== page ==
Federal law prohibits builders and other home sellers from dictating where a buyer gets a mortgage.
Q. We are planning to purchase a home in a new tract. The builder’s sales representative is pressuring us to use the company’s own mortgage lender, but we think we can get better financing elsewhere. Can the builder refuse to sell to us if we choose a different bank?
A. No, the homebuilder cannot nix the sale simply because you choose your own bank. The federal Real Estate Settlement Procedures Act prohibits a builder or any other home seller from insisting that a buyer work with a specific lender.
Builders routinely offer special financing packages, either through their own company or a local bank. Terms of the loans are often very good, so they’re certainly worth checking out. Compare the builder’s terms with those quoted by at least three other lenders and independent mortgage brokers. Internet sites such as www.bankrate.com and www.hsh.com can provide average rates quoted by lenders in your particular area for free, while the site operated by credit-scoring innovator Fair Isaac will tell you what other borrowers with similar FICO scores are being charged for mortgages.
Also remember that homebuilders sometimes are more willing to bargain toward the end of the month than the beginning, especially if their sales in the previous few weeks were lower than originally projected. So even if the developer can’t provide cut-rate financing, its sales rep might be able to go down a bit on the home’s purchase price, reduce your closing costs or provide free upgrades of your carpeting or other items.
Q. I have purchased a small in-home safe to store my jewelry. Will this make me eligible for a discount on my homeowners insurance?
A. Some insurers offer small discounts to policyholders who have in-home safes, although only certain types of safes qualify. If you wear the jewelry only a few times each year, you will probably save even more money on your insurance if you instead keep the items in a bank safe-deposit box rather than in a small personal safe at your home. Contact your insurance company or agent for more information.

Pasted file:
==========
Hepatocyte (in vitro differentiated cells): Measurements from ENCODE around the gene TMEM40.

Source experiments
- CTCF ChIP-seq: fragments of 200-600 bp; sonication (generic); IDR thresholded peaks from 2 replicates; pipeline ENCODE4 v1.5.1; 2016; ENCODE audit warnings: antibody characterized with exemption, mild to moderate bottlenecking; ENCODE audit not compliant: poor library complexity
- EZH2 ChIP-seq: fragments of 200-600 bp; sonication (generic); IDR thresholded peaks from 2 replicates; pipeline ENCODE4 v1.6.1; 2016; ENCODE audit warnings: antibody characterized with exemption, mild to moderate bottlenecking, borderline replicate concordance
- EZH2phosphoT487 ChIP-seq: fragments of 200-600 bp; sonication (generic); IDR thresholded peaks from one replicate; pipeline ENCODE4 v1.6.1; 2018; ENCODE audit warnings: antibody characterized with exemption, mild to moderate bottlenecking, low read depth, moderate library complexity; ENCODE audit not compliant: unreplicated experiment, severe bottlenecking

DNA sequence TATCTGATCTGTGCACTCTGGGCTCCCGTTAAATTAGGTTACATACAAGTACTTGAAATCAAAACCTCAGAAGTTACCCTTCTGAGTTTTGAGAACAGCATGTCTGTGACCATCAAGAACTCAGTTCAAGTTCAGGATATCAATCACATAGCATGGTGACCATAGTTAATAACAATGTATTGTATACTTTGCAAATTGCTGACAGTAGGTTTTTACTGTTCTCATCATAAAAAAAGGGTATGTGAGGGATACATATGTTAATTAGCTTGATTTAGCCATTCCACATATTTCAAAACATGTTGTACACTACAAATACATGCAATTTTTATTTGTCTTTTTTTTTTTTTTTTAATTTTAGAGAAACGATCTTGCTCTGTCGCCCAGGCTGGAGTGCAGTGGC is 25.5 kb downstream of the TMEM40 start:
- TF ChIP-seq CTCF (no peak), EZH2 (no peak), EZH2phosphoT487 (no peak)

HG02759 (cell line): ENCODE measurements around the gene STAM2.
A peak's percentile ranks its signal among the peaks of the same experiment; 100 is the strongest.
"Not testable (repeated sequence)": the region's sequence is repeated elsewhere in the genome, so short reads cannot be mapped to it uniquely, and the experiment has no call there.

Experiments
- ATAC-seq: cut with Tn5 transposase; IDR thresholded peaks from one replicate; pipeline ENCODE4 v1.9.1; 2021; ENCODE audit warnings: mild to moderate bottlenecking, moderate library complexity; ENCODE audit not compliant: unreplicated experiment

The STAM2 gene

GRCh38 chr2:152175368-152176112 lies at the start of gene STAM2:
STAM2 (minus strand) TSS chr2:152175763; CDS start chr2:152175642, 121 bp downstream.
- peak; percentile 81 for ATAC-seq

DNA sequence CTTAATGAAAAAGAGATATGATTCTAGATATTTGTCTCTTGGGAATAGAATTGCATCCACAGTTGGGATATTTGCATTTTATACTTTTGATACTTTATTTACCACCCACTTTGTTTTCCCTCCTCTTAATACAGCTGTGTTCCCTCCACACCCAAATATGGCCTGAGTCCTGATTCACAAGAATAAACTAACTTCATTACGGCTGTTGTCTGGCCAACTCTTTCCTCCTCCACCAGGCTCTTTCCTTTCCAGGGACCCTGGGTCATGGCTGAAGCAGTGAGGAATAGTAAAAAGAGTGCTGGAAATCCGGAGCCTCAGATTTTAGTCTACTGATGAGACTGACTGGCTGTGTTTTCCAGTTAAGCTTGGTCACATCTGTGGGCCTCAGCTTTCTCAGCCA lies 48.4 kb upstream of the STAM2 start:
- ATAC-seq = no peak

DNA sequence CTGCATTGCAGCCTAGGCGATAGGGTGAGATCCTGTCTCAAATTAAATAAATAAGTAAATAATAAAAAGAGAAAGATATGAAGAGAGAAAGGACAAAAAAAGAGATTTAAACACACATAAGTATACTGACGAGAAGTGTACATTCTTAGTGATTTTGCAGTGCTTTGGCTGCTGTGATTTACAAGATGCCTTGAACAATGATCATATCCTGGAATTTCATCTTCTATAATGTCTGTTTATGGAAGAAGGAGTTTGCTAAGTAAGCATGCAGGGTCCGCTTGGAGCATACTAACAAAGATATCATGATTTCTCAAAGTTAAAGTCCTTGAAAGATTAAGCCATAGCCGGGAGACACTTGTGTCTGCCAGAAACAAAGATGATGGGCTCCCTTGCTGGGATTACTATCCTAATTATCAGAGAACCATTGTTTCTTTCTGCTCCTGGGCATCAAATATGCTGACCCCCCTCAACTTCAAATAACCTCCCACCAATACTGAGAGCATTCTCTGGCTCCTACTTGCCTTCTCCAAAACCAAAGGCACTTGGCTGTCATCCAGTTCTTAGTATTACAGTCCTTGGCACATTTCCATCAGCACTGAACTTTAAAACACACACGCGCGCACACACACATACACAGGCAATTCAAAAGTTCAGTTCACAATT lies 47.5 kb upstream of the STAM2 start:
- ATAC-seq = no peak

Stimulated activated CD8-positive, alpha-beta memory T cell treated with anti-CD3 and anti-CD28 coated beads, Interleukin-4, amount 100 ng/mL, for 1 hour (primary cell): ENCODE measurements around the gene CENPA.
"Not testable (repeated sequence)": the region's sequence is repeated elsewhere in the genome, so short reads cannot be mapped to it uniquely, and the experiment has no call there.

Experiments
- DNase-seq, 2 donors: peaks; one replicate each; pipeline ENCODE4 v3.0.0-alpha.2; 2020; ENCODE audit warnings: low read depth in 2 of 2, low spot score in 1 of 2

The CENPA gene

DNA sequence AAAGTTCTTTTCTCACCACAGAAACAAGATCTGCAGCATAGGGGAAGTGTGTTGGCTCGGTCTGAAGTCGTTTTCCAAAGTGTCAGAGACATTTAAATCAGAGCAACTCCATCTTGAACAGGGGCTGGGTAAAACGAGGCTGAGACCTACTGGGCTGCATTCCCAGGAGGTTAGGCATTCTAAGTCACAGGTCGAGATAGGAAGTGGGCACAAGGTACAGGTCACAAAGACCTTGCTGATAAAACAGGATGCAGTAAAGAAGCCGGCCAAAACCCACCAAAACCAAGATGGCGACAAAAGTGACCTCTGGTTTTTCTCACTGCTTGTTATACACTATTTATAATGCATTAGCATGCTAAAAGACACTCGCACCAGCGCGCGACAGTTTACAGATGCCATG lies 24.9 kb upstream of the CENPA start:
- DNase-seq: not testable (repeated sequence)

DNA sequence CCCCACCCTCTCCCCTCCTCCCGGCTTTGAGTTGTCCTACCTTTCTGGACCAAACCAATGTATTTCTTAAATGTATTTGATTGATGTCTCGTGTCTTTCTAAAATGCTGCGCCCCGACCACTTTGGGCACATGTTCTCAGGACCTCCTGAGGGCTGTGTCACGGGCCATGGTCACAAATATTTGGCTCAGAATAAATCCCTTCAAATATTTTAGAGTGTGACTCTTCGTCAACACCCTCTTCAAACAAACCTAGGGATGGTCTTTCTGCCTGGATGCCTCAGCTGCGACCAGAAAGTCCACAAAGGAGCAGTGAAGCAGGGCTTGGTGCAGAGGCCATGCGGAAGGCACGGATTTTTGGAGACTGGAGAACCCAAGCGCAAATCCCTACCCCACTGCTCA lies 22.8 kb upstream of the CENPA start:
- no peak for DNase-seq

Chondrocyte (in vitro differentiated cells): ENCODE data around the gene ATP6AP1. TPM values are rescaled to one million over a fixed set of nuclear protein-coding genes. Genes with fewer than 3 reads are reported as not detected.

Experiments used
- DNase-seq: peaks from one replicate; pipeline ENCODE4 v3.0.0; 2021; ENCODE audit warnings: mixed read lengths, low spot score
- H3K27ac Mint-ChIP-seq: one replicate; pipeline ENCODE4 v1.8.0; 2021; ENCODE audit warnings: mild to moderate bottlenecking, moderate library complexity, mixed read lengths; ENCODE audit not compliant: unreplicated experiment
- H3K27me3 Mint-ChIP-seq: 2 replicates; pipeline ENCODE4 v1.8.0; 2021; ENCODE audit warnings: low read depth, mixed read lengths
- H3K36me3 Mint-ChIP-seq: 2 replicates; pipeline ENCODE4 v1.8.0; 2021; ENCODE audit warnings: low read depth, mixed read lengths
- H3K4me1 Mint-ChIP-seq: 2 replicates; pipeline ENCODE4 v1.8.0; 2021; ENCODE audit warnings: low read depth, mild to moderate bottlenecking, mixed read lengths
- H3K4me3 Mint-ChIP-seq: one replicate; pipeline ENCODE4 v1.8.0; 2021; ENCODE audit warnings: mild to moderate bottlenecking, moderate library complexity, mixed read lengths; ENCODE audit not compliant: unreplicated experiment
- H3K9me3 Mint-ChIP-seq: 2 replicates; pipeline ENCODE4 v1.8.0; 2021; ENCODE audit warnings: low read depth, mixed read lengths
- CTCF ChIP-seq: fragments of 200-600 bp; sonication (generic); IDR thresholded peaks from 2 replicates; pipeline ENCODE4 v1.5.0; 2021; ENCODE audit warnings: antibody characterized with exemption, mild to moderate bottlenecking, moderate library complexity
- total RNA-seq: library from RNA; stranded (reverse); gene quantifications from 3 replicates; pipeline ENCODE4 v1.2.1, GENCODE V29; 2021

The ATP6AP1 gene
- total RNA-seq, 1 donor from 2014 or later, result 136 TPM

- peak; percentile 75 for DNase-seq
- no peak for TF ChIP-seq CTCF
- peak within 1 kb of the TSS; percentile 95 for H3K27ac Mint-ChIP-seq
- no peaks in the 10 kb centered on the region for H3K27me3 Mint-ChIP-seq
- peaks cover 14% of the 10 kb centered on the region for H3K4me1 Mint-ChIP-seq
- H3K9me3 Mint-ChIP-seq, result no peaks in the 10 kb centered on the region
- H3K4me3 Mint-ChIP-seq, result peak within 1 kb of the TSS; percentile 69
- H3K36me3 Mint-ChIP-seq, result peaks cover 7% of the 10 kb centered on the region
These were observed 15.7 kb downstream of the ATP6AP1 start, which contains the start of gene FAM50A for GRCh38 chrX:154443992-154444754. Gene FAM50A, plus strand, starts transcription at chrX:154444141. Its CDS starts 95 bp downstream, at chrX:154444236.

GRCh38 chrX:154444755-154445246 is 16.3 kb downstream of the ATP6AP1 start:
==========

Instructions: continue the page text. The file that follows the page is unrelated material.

Q. You once wrote that a landlord who had an $800 security deposit could sue his former tenants in small claims court for the additional $1,200 in damages they caused when they moved out. I recently found myself in a similar situation with a former tenant, but I did all the repair work myself instead of hiring professional tradesmen. If I sue, can the judge order the tenants to reimburse me for all the hours I spent putting the property back into shape?
A. Unfortunately, the answer is no. Judges in small claims court generally aren’t allowed to reimburse landlords or other plaintiffs for their unpaid work, because it’s impossible to put a dollar value on an individual’s time.
Let’s say you earn $12 an hour as a full-time office worker but that you’re also a part-time landlord who had to spend 60 minutes fixing a toilet that a tenant intentionally broke. Should the judge reimburse you at the $85 hourly rate a professional plumber might charge, the $30 a local handyman might want, or the $12 you normally earn? And what happens when the tenant you’re suing claims he could have gotten his brother-in-law to do the work for a mere six-pack of beer?
Had you instead hired someone to make the repairs, the judge could order the tenant to reimburse you for the cost of the work. Although you won’t be able to get any money for the time you personally spent to put the property back in shape, you can still ask to be repaid for any materials that you bought — but be prepared to provide receipts or other documentation to support your request.
Q. I cosigned for my son’s new mortgage. Will I be able to deduct any of the mortgage-interest charges?
A. The Internal Revenue Service will allow mortgage-interest deductions to be taken only by the person who actually makes the payments. If your son makes all of the payments, only he can take the deductions, even though you cosigned for his loan.
Conversely, if you make half the payments and he makes the other half, you can each write off 50 percent of the total interest paid. Or, if he makes nine of the monthly payments in a given year and you make the other three, he’ll get two-thirds of the deductions, and you will be entitled to the remaining one-third. A good Internet site that answers such questions is www.hrblock.com, which is operated by tax-preparation giant H&R Block.
Ÿ For the booklet “Straight Talk About Living Trusts,” send $4 and a self-addressed, stamped envelope to David Myers/Trust, P.O. Box 4405, Culver City, CA 90231-4405.
© 2013, Cowles Syndicate Inc.Copyright © 2013 Paddock Publications, Inc. All rights reserved.